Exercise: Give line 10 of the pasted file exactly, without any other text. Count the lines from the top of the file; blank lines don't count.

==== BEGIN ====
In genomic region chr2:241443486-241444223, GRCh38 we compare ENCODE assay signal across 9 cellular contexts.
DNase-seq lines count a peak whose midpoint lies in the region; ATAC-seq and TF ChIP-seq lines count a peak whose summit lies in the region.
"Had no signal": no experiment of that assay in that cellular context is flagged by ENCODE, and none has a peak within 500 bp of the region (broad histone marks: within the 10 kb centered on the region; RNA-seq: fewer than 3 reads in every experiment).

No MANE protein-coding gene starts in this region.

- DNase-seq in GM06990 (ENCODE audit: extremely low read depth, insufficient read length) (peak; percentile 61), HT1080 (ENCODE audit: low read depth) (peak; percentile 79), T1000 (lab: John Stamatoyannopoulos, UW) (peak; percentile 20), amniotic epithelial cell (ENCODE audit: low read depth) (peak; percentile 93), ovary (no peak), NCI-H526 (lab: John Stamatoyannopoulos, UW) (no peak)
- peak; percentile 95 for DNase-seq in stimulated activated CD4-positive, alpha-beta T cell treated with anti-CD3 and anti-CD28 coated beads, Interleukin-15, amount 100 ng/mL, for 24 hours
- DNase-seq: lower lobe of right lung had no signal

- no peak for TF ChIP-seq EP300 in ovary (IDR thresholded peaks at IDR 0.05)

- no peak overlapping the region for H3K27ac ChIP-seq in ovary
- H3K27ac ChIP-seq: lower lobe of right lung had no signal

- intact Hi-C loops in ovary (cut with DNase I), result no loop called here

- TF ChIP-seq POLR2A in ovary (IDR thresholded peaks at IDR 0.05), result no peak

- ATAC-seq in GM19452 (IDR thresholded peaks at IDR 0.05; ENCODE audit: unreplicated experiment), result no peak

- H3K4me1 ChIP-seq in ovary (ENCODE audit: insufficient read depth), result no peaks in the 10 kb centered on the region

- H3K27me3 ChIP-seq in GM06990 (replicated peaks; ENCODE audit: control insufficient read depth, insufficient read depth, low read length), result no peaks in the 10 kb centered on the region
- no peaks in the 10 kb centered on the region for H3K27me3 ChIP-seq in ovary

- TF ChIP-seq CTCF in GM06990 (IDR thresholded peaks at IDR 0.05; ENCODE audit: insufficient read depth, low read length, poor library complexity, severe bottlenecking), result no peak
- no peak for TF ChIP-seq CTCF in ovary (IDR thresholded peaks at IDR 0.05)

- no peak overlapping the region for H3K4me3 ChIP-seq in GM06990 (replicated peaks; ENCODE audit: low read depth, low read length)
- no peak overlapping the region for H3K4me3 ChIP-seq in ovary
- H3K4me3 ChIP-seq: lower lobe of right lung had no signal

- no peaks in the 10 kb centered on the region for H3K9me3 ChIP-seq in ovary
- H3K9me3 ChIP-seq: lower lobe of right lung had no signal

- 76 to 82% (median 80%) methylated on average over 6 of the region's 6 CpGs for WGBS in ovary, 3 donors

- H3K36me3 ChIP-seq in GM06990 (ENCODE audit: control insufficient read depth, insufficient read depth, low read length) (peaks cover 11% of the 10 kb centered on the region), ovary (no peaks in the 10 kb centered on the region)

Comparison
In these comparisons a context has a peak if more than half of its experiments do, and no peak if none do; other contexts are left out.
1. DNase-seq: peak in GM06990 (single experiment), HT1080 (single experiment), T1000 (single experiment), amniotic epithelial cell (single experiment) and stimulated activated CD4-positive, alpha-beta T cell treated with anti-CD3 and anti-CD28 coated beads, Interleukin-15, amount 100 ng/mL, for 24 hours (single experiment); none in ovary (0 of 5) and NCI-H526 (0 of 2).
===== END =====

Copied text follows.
- H3K27ac ChIP-seq: lower lobe of right lung had no signal